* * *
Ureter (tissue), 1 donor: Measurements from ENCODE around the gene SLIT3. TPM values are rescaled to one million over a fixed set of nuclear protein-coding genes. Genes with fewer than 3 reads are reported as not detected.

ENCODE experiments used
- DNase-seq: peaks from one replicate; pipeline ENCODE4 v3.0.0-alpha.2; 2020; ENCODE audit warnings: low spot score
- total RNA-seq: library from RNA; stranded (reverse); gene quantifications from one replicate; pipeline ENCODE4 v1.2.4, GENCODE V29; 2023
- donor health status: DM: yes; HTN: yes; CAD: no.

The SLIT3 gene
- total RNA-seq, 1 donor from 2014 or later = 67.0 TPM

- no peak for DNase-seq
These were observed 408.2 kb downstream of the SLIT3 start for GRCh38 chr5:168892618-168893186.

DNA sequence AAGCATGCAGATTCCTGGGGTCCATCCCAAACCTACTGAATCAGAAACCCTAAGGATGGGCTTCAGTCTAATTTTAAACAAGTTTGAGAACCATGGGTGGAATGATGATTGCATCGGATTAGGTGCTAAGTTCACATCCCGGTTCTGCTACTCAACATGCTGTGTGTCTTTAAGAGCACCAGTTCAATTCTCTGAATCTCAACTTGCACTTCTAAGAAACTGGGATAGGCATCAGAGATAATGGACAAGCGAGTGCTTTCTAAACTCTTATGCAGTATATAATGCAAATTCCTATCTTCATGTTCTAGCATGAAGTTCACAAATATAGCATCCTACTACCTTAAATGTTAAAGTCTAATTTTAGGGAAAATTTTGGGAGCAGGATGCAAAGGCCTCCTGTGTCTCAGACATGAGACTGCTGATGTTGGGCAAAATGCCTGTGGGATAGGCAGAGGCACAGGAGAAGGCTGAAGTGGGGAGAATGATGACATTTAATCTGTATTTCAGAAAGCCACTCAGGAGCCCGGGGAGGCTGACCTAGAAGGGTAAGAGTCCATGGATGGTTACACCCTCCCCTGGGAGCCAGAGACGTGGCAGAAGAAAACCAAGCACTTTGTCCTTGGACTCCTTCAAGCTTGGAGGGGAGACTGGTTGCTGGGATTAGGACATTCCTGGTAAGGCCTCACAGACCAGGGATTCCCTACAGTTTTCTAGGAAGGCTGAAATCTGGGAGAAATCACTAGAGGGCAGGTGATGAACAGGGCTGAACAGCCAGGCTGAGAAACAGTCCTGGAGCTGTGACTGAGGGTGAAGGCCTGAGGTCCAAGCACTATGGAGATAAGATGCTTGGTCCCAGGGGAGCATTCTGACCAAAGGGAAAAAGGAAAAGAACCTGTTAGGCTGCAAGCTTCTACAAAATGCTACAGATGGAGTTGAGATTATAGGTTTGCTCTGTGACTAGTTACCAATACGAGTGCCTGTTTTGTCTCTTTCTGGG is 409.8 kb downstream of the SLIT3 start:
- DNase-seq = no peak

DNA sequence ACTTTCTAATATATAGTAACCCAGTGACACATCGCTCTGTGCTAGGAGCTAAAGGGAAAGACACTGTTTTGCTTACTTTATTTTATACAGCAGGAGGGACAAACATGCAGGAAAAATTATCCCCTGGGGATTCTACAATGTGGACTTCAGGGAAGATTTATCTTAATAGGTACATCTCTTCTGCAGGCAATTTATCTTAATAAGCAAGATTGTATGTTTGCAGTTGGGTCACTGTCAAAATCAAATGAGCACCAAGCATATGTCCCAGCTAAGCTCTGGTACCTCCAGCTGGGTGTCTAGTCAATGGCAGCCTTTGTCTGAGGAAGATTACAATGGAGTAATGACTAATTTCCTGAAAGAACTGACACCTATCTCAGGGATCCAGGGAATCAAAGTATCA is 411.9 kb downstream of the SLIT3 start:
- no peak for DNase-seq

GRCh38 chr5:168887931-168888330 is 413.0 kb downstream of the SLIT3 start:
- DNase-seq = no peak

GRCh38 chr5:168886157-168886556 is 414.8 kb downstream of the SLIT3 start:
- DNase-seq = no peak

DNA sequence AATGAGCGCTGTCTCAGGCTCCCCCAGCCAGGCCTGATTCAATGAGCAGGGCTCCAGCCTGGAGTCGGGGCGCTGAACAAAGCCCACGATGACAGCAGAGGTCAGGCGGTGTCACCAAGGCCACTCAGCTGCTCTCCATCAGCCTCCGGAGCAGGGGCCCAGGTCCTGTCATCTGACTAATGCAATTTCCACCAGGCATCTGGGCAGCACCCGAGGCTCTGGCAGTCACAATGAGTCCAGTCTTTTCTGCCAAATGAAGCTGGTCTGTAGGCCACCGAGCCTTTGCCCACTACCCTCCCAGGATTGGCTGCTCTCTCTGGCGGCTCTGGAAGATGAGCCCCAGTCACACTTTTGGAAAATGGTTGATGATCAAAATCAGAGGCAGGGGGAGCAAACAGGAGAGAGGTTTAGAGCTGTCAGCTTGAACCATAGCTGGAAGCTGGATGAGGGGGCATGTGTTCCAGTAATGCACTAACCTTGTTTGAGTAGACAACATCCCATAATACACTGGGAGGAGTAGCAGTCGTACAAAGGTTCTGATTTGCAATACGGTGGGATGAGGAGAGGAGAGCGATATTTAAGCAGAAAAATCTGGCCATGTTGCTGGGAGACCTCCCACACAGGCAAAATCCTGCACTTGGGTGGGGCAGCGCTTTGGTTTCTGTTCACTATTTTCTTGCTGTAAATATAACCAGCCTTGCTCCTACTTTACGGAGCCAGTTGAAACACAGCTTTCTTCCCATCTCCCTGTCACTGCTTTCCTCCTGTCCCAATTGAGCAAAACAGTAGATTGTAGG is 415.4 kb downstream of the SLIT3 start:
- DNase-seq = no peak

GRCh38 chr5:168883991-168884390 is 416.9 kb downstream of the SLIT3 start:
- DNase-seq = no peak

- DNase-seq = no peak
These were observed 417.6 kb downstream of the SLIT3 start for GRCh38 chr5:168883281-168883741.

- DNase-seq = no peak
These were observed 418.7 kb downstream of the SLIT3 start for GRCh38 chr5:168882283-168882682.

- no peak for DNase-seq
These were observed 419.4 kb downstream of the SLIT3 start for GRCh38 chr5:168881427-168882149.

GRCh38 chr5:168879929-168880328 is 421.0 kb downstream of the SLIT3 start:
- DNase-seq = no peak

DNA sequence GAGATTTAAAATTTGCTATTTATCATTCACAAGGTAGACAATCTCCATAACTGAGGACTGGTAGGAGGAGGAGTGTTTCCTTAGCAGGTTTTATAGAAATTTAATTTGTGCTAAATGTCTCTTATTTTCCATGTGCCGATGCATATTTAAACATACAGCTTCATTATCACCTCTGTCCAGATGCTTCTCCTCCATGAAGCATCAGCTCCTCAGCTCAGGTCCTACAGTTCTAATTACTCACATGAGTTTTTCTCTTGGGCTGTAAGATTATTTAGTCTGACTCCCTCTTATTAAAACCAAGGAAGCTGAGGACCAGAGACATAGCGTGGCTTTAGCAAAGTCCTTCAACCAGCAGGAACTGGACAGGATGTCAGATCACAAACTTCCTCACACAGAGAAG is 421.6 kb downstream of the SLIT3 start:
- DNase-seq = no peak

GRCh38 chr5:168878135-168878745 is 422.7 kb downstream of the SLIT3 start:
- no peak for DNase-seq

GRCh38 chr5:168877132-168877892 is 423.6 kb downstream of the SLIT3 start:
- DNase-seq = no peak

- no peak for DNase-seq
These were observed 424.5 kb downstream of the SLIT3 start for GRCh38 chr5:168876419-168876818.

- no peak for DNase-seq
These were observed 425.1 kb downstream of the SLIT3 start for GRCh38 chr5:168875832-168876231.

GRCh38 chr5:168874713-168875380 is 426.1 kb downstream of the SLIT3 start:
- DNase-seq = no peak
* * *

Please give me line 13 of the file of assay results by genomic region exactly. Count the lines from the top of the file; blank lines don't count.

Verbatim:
- no peak for DNase-seq